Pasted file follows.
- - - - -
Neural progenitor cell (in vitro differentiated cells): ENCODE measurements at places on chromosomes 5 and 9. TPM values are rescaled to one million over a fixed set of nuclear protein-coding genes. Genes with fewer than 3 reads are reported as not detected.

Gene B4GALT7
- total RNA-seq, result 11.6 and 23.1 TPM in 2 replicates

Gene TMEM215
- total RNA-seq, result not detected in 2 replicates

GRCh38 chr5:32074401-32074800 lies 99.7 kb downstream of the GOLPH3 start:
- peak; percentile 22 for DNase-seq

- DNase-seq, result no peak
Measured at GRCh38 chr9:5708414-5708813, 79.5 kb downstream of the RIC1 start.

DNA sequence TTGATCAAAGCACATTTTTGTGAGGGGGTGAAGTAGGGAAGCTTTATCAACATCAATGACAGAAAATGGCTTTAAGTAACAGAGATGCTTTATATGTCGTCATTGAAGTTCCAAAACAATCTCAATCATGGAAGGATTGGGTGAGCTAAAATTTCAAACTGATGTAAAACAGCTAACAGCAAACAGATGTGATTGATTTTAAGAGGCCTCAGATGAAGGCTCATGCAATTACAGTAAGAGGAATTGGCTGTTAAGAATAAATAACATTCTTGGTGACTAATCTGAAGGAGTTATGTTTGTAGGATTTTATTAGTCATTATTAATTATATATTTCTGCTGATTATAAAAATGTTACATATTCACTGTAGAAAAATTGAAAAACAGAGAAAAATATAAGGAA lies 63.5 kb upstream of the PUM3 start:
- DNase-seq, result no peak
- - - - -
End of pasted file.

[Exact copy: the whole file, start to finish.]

Neural progenitor cell (in vitro differentiated cells): ENCODE measurements at places on chromosomes 5 and 9. TPM values are rescaled to one million over a fixed set of nuclear protein-coding genes. Genes with fewer than 3 reads are reported as not detected.

Gene B4GALT7
- total RNA-seq, result 11.6 and 23.1 TPM in 2 replicates

Gene TMEM215
- total RNA-seq, result not detected in 2 replicates

GRCh38 chr5:32074401-32074800 lies 99.7 kb downstream of the GOLPH3 start:
- peak; percentile 22 for DNase-seq

- DNase-seq, result no peak
Measured at GRCh38 chr9:5708414-5708813, 79.5 kb downstream of the RIC1 start.

DNA sequence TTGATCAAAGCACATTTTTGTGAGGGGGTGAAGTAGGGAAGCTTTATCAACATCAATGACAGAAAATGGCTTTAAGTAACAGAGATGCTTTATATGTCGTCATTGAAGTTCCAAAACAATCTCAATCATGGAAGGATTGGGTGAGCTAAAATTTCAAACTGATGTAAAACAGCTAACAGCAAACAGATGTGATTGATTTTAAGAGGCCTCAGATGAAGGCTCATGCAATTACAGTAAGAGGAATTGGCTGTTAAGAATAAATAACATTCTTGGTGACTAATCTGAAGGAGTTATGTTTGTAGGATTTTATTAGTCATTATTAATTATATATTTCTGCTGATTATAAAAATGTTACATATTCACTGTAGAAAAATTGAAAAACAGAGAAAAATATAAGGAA lies 63.5 kb upstream of the PUM3 start:
- DNase-seq, result no peak